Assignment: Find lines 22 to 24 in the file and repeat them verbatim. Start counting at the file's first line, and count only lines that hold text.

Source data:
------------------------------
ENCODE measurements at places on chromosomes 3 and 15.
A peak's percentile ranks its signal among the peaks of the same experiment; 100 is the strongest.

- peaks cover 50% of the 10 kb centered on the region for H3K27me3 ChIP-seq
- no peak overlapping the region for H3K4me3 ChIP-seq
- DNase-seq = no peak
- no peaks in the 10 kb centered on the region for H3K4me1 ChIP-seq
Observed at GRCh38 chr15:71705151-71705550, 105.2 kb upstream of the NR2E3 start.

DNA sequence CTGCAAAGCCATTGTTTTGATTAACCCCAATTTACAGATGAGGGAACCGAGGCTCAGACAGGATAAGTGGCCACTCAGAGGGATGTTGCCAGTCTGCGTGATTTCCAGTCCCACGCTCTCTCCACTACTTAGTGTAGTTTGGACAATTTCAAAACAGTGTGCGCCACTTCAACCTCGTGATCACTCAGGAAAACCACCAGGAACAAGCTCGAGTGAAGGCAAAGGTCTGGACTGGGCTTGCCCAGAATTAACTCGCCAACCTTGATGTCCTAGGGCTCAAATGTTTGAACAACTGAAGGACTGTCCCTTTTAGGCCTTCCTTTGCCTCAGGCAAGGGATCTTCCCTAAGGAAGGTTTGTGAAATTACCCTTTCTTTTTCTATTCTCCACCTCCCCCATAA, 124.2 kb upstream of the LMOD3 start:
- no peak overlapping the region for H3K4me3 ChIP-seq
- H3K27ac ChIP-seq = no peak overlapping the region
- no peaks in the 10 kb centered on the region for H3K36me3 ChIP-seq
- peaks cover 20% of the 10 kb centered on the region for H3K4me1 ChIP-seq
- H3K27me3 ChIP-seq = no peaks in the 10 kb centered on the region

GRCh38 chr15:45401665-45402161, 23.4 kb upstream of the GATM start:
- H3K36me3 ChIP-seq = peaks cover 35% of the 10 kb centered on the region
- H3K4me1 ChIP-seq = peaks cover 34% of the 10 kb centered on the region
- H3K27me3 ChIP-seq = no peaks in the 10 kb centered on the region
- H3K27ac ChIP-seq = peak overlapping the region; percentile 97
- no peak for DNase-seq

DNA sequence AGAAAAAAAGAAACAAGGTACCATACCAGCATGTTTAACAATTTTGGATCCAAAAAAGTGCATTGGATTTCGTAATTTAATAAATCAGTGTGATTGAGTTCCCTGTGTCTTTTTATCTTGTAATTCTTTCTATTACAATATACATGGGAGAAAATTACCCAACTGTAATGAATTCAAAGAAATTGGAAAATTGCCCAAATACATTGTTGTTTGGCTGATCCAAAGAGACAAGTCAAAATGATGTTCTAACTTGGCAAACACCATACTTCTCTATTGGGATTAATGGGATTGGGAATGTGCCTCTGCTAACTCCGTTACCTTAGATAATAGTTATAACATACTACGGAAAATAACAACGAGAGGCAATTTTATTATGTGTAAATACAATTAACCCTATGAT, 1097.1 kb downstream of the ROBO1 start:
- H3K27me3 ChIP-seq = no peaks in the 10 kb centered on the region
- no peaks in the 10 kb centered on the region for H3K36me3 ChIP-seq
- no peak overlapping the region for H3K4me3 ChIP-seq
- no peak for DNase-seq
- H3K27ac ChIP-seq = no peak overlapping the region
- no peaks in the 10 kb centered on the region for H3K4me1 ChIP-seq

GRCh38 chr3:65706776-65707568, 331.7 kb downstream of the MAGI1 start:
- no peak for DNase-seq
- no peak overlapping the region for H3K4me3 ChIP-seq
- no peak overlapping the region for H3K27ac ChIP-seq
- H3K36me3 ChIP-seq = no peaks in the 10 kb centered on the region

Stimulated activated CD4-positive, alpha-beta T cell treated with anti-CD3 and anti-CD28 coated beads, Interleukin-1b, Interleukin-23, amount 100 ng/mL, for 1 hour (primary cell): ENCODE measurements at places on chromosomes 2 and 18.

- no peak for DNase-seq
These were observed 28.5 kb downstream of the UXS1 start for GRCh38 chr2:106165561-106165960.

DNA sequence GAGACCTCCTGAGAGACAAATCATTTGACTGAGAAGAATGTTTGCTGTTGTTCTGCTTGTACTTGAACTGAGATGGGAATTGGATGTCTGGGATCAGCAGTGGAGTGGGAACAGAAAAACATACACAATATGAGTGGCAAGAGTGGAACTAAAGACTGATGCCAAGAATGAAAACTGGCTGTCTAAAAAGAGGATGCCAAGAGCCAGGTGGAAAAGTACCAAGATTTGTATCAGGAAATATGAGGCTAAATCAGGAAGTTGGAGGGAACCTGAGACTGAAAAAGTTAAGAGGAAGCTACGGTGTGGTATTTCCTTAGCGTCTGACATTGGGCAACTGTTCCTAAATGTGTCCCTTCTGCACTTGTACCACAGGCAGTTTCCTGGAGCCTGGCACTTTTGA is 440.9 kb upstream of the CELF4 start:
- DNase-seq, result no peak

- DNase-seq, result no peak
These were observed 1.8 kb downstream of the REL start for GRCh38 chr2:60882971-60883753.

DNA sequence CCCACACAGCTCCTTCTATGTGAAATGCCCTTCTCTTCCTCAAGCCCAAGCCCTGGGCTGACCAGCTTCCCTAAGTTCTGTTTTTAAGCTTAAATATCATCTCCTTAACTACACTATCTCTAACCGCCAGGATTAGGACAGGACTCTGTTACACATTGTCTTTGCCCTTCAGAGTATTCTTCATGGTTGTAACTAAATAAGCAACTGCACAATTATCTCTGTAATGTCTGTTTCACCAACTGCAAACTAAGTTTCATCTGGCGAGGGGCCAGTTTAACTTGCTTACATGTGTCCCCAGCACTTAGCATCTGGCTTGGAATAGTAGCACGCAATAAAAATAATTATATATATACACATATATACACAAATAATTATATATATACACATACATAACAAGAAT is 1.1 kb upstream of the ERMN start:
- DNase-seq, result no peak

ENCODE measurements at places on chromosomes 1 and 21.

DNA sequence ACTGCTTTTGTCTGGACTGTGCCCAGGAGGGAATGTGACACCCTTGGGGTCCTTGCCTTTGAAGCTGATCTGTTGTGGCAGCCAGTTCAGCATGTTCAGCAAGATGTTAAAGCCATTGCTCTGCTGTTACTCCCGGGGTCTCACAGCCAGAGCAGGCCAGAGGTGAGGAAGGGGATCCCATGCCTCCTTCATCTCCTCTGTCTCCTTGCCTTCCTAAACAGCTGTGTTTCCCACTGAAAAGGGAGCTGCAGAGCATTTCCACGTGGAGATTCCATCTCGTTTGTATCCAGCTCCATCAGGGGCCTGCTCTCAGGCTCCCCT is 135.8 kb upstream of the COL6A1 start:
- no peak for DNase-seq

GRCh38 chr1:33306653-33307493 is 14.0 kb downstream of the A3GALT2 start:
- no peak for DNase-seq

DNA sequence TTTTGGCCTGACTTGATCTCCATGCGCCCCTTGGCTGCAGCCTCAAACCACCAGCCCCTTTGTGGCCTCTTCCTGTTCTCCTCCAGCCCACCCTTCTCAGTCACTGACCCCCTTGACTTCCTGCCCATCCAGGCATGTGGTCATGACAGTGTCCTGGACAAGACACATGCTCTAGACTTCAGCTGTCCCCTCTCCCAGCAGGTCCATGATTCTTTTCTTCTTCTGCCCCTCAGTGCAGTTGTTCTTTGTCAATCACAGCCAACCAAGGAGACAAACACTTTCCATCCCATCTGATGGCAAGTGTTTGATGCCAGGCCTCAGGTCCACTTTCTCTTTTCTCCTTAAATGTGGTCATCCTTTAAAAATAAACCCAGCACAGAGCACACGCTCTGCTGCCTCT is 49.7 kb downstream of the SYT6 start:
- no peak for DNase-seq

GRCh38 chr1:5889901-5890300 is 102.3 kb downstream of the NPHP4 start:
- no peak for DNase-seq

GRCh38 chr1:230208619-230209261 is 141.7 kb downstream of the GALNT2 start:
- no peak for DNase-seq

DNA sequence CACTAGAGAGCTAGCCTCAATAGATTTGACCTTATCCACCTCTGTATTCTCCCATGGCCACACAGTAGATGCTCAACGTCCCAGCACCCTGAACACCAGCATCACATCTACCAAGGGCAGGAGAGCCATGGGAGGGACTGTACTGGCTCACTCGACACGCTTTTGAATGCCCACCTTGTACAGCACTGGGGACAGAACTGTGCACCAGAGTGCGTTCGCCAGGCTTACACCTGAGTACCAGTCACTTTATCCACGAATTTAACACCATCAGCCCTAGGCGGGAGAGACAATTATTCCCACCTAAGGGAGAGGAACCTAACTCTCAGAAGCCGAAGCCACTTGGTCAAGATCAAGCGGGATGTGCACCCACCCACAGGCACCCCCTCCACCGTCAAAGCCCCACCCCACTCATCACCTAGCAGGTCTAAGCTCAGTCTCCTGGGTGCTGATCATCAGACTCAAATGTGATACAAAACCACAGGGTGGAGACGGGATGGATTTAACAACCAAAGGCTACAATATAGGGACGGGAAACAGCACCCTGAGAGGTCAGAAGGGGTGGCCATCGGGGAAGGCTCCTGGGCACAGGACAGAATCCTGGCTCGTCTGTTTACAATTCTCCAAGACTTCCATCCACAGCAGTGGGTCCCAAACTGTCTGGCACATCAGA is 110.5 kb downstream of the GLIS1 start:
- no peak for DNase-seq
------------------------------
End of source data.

- no peaks in the 10 kb centered on the region for H3K36me3 ChIP-seq
- no peak overlapping the region for H3K4me3 ChIP-seq
- no peak for DNase-seq